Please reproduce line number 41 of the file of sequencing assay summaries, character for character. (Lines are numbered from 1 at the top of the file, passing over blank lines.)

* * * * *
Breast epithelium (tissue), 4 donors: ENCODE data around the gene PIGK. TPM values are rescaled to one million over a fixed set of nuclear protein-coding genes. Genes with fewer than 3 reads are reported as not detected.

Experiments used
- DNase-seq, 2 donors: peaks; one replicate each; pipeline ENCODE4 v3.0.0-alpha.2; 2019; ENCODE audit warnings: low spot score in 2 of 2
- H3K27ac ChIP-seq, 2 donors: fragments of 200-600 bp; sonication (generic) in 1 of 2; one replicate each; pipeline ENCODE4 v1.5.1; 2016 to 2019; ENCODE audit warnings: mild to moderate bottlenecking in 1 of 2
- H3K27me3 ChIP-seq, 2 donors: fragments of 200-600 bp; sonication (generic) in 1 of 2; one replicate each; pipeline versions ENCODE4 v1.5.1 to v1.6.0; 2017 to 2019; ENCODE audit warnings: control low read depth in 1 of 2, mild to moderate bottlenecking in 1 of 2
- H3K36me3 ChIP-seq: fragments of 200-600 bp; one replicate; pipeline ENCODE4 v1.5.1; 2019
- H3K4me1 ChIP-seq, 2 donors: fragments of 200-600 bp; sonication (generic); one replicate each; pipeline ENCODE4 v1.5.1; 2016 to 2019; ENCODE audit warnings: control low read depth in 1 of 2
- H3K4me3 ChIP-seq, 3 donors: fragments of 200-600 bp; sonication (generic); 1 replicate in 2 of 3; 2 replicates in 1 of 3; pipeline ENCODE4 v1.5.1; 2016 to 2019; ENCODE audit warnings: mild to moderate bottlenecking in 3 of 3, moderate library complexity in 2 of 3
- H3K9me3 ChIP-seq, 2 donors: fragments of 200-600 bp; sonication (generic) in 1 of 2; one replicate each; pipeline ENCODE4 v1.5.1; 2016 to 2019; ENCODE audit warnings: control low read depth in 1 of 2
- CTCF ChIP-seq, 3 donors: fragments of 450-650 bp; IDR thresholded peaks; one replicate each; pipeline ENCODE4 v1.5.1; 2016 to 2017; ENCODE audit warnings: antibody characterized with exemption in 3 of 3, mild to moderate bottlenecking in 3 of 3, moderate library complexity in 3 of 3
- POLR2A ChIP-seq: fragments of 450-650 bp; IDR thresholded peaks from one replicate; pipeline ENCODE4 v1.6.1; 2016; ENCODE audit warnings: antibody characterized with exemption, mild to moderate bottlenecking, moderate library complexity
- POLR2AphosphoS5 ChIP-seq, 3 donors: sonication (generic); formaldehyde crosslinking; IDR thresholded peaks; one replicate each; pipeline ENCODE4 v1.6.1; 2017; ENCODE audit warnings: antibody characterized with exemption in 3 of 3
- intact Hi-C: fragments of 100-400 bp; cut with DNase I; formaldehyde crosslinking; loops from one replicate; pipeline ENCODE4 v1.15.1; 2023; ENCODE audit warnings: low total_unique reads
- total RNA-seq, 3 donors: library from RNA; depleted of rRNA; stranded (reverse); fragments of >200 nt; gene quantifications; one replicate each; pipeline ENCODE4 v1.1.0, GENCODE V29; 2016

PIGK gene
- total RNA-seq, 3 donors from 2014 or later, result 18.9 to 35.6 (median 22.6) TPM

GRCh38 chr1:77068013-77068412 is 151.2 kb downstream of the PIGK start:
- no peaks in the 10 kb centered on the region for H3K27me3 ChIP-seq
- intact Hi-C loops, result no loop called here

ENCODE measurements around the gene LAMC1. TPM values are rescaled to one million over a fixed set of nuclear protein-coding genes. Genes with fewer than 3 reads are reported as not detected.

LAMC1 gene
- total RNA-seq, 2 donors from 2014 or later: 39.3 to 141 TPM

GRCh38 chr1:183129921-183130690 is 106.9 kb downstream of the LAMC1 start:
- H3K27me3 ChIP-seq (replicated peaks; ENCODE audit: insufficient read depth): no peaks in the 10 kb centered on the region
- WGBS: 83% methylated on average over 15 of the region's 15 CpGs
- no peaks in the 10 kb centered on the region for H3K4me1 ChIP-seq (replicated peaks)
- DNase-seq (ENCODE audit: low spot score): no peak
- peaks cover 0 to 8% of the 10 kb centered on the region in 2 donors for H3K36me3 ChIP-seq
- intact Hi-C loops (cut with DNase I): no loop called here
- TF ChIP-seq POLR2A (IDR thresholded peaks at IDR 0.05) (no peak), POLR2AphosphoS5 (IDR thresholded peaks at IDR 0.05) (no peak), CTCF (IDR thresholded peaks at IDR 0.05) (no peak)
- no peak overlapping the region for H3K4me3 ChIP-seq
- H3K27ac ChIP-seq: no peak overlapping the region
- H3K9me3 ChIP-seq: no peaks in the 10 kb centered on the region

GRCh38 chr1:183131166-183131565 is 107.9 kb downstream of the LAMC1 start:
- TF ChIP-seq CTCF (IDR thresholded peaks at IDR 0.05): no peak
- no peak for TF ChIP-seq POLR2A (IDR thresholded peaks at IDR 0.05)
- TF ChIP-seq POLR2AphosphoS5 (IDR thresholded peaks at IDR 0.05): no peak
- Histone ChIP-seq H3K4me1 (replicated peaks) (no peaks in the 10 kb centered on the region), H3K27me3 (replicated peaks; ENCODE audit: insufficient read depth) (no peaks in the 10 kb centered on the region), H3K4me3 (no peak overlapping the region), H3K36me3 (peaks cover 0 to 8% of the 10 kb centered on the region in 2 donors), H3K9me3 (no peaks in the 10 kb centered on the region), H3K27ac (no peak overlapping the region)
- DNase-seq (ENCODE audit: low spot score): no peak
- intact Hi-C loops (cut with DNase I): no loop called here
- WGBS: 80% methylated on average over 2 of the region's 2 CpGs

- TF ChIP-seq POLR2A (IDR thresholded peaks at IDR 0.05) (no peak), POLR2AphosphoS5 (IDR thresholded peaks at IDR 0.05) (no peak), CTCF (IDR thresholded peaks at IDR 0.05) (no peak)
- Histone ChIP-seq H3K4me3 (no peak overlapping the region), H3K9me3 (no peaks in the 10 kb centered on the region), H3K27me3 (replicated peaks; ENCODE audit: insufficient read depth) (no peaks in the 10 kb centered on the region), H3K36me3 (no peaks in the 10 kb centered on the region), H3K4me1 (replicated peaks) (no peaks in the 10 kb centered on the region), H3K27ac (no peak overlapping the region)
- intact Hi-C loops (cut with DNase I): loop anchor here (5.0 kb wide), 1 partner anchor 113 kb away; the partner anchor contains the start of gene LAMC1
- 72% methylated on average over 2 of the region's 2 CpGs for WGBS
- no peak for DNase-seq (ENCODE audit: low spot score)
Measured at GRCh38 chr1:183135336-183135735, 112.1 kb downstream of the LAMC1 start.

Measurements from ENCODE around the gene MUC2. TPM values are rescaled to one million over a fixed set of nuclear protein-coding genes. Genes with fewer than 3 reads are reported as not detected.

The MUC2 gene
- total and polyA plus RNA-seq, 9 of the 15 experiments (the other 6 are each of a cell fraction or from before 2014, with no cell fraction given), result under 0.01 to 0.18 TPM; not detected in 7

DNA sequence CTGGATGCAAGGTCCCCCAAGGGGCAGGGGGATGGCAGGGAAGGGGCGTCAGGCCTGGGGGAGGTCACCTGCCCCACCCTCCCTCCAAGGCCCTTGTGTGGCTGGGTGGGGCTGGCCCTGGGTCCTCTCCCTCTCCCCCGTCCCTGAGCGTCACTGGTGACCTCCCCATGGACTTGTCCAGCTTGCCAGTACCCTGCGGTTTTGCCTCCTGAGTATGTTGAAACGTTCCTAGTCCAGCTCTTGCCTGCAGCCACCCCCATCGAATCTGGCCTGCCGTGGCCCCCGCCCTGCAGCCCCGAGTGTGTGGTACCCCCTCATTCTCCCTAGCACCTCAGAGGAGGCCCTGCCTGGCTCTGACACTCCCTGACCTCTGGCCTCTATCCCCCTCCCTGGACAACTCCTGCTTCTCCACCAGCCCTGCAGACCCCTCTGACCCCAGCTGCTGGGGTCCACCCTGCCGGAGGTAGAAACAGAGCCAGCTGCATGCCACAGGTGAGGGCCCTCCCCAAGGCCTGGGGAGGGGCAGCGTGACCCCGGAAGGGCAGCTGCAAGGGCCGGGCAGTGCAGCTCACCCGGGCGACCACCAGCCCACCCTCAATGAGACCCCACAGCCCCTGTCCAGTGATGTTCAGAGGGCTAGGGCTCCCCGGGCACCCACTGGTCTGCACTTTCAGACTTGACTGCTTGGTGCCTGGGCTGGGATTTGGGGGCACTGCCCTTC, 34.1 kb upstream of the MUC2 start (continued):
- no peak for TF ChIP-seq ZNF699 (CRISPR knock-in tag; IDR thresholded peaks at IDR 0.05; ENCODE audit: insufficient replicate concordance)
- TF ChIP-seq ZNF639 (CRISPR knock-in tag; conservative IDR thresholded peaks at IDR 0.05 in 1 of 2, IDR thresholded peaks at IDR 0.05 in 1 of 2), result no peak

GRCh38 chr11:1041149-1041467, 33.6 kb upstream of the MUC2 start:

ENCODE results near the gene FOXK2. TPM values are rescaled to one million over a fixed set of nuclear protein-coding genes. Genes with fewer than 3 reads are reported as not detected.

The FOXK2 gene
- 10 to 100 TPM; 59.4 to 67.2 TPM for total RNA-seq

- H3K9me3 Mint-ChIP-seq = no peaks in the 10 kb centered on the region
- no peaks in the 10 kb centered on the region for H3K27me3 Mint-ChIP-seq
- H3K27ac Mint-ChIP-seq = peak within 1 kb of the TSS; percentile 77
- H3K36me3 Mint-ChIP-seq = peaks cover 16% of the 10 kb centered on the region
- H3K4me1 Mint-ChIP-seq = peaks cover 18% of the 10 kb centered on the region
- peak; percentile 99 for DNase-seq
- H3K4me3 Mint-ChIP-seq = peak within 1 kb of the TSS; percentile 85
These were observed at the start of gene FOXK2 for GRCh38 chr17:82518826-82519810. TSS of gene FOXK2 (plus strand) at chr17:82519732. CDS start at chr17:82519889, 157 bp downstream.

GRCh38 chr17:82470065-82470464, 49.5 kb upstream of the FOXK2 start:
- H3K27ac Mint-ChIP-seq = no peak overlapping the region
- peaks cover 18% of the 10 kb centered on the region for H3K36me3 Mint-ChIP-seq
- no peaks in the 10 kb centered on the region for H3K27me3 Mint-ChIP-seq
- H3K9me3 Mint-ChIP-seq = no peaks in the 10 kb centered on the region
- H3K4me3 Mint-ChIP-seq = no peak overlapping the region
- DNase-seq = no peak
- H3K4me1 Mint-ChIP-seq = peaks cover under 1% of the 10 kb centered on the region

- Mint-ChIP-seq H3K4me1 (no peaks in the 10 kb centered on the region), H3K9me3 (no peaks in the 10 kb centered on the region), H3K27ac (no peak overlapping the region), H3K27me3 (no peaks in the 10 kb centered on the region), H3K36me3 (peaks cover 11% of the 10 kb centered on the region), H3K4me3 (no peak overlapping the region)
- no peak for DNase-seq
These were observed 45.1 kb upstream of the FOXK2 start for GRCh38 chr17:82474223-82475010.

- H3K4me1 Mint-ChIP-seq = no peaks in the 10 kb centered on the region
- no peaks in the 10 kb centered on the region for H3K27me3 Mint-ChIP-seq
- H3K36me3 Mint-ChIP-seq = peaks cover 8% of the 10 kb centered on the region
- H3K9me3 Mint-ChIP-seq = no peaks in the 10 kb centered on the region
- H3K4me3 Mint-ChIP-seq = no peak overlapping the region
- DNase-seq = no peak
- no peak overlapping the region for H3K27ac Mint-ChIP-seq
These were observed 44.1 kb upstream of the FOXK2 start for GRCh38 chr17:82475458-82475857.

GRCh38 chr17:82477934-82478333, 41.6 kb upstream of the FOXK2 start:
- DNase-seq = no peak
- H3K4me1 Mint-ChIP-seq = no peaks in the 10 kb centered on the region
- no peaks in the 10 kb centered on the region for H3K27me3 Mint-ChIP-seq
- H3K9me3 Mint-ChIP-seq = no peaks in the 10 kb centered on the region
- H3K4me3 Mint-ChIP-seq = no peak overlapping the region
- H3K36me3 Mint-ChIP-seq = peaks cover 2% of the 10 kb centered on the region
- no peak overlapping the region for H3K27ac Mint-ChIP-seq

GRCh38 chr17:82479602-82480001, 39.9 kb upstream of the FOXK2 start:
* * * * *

- WGBS: 80% methylated on average over 2 of the region's 2 CpGs